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   We have adapted a tannin protein precipitation method for use with grapes and wine that was devised in 1978 by Hagerman and Butler. The simple assay is started with the addition of tannin to a protein solution. During the reaction a precipitate is formed when tannin combines with protein. The resulting precipitate is centrifuged to give a pellet. The pellet is washed and then re-suspended in a basic detergent buffer and Ferric Chloride is added to give a colored complex that can be measured at 510 nm. Recently we have combined Hagerman and Butler's protein precipitation assay with traditional bisulfite bleaching to provide a convenient analysis of polymeric pigments with tannins. This has revealed two classes of polymeric pigments in wine; large polymeric pigments (LPP), which precipitate with protein (BSA) and small polymeric pigments (SPP) that do not. We are currently investigating the presence of these classes of compounds in grapes and wines and how they change during winemaking and aging.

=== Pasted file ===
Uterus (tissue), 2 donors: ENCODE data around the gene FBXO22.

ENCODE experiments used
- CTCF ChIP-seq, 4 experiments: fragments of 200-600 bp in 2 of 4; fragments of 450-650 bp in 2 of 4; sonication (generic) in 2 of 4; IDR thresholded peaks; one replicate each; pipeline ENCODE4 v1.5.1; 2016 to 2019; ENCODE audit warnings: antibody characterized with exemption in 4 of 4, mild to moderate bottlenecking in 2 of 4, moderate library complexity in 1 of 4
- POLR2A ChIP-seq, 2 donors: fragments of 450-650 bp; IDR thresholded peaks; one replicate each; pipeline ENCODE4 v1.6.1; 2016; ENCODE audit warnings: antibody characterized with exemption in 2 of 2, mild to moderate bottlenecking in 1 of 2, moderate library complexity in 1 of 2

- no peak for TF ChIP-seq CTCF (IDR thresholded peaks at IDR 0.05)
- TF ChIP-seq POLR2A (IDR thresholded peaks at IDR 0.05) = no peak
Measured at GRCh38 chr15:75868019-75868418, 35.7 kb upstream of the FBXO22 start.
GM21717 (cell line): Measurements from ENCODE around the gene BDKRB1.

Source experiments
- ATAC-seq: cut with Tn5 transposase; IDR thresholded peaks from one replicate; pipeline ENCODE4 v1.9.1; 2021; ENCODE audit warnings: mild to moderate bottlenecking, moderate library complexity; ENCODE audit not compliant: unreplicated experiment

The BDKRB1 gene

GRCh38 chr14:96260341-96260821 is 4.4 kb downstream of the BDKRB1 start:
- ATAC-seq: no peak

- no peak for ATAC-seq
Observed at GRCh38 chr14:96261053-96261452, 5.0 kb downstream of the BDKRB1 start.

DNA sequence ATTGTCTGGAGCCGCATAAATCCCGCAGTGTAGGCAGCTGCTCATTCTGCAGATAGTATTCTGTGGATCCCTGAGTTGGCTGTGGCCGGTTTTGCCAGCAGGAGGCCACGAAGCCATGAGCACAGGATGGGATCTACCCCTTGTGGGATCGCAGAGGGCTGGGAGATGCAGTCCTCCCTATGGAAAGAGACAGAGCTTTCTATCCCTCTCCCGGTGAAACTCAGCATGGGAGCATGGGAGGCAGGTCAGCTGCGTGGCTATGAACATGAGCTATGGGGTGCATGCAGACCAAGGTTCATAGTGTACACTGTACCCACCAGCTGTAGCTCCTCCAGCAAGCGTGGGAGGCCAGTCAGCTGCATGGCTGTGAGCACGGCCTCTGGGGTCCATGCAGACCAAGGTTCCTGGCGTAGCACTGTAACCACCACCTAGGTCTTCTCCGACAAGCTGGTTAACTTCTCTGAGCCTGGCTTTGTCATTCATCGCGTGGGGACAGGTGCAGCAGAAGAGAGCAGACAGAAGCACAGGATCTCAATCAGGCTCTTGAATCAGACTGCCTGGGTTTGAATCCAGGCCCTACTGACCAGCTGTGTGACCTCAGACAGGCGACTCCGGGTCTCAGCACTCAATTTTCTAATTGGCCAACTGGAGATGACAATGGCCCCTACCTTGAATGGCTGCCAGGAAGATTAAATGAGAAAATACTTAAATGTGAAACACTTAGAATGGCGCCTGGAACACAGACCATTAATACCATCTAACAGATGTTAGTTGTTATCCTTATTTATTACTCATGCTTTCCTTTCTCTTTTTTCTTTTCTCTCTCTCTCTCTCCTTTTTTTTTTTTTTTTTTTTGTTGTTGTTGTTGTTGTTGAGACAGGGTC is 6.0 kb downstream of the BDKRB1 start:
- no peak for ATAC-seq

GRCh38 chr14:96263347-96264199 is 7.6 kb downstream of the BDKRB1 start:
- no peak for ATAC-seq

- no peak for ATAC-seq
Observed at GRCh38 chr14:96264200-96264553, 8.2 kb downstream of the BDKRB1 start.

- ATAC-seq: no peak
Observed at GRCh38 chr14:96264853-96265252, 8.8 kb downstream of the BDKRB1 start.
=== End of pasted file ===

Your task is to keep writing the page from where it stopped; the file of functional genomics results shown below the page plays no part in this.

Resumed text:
New Supercool Assay - New!!!

Protocol for Tannin Assay only - Updated

Protocol for Tannin & Polymeric Pigment Assay - Updated

List of Required Reagents and Instructions on Buffer Formulations



Links other Related Tannin Sites

Dr. Hagerman's Tannin Chemistry Page - http://www.users.muohio.edu/hagermae/

Cornell University's Tannin Page - http://www.ansci.cornell.edu/plants/toxicagents/tannin.html